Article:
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Waves that travel across the ocean as fast as a jet. They are 30 m (100 ft) tall. And can uproot trees and move houses. So why do people always think they can outrun them? Tsunamis are caused by extreme underwater motion that can be caused by earthquakes or volcanoes.

This results in massive waves that can crash into coastal cities and cause critical damage to buildings and roads. In 2004, the Indian Ocean tsunami killed an estimated 230,000 people in over a dozen countries, all in just a few hours. This demonstration of lethal power shook the world, while exposing a lack of proper warning systems and general unawareness of the signs of an impending tsunami.


But in 2011, a well-prepared Japan was hit by a tsunami. 16,000 people were killed. Seawalls and modern tsunami-resistant buildings likely saved thousands of lives, but couldn’t save them all. A prepared community is a good first step to survive a tsunami, but you need to do your part as well. Why should a whistling sound scare you? Is staying inside your car a bad idea? And why shouldn’t you go straight home after a tsunami hits?

Today we want you to avoid the mistakes that could kill you in case of a tsunami occurring near you.
Here’s what you should not do.

Number 6. Do not be too curious

You’re at the beach when the waters suddenly recede. You better follow the water and investigate, right? WRONG. Don’t start walking further out from the shore. Doing so means putting yourself too close to the impending action. It’s hard to interpret the speed of a wave when you are on the beach, and when you get too close, you lose your perspective.


When you finally realize its size and speed, it will be too late. You’ll be overtaken by the enormous wave. But not all tsunamis will have receding water, so how else can you tell if you’re in danger?

Number 5. Do not ignore the signs

It’s common for there to be emergency centers that specialize in detecting and alerting people about impending tsunamis. If you’re in a coastal city and feel an earthquake, prepare to get further inland and stay alert. Keep a smartphone or radio close to learn about any announcements. If a tsunami watch is issued, make sure you and your family are prepared to evacuate. If a tsunami warning is issued, get moving. Immediately. You may also hear a noise like a plane, or whistling. This is another cue to get out of there!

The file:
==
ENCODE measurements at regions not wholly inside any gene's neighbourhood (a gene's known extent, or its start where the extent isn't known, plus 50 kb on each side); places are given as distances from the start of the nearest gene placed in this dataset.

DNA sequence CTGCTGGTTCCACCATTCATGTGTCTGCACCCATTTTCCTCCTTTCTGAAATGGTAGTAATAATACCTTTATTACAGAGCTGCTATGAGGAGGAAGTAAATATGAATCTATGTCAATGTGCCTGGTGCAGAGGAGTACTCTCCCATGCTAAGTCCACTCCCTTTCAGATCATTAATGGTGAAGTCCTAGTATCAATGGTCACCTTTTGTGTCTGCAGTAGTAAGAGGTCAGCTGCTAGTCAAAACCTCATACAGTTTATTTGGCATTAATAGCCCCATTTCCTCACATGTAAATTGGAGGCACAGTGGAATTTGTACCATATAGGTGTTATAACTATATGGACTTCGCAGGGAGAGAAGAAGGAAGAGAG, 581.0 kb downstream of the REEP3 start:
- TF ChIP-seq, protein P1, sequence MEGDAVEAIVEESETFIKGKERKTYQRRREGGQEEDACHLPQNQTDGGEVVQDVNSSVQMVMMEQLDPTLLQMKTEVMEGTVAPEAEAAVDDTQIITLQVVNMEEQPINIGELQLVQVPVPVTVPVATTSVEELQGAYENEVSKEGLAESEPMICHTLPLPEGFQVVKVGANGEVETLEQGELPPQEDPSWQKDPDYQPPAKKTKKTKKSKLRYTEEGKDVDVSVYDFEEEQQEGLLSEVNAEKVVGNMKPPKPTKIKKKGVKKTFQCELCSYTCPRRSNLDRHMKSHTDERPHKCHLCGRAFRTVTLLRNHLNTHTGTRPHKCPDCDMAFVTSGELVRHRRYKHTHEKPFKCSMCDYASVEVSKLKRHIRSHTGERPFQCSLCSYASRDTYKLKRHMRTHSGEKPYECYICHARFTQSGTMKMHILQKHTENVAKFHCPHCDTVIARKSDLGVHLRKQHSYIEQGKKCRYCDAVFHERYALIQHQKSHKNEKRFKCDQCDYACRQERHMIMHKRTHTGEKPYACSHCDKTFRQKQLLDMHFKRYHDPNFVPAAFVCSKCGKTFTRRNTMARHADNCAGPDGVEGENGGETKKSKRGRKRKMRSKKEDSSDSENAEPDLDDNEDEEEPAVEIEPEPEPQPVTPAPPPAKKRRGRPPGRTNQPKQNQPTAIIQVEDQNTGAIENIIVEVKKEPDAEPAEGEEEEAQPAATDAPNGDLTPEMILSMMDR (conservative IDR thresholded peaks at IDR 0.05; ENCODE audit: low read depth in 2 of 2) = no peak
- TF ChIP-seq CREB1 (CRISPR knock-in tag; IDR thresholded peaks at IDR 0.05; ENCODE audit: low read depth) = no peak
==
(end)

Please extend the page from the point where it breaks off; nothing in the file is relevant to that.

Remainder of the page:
Number 4. Don’t waste time

Once a tsunami warning is issued, you have a maximum of 30 minutes to get to safety. But don’t take this for granted. It doesn’t always take that long for a tsunami to reach shore. Sometimes it could only be a few minutes or even seconds before a wave washes you away. If you are driving and become stuck in a traffic jam, get out of the car and run to higher ground.


The waves can include uprooted trees or even boulders, so your vehicle might not be able to save your life. This deadly natural disaster can flood as far as 10 km (6 mi) inland within approximately six minutes. Outrunning the tsunami is not an option. Find a building and climb to at least the third floor. Hide somewhere away from windows. A large hotel with several stories would be ideal.

Number 3. Do not return too fast

Never leave your house or shelter while the tsunami is happening. And do not return to low-lying areas after the first wave. Tsunamis generate multiple waves, and the first wave is not always the biggest. A small wave might be 2 m (6.5 ft) and would carry more than enough force to knock you down.


Following a March 11, 2011 earthquake in Japan, a tsunami hit the Northern California coast. After the major wave had hit, a man named Dustin Douglas Weber came back to take pictures and got swept up in a second wave. Three weeks later, his body washed up at Fort Stevens State Park in Oregon, 483 km (300 mi) away.

Number 2. Do not go straight home after

Remain on higher ground for at least three hours, or until authorities announce that it is safe to return to low-lying areas. Bridges may be compromised and collapse, so take alternate routes to go home. If your house is flooded, stay away. It could collapse when you get inside. Before reentering, your home must be checked for gas leaks, fires and electrical hazards. Even if your house seems unaffected, don’t drink tap water until it’s been tested for contamination.

Number 1. Do not lower your guard

It’s been a long and traumatic day, but it might not be over. Do not underestimate the potential for secondary disasters like landslides or aftershocks. Prepare a disaster kit with first aid supplies, drinking water and enough food to last for at least three days. You survived thanks to your city’s safety protocols and quickly identifying the signs of an impending tsunami.

But the devastating power of water can cause damage even far from the coast. What if the dam that protects your city suddenly collapses?


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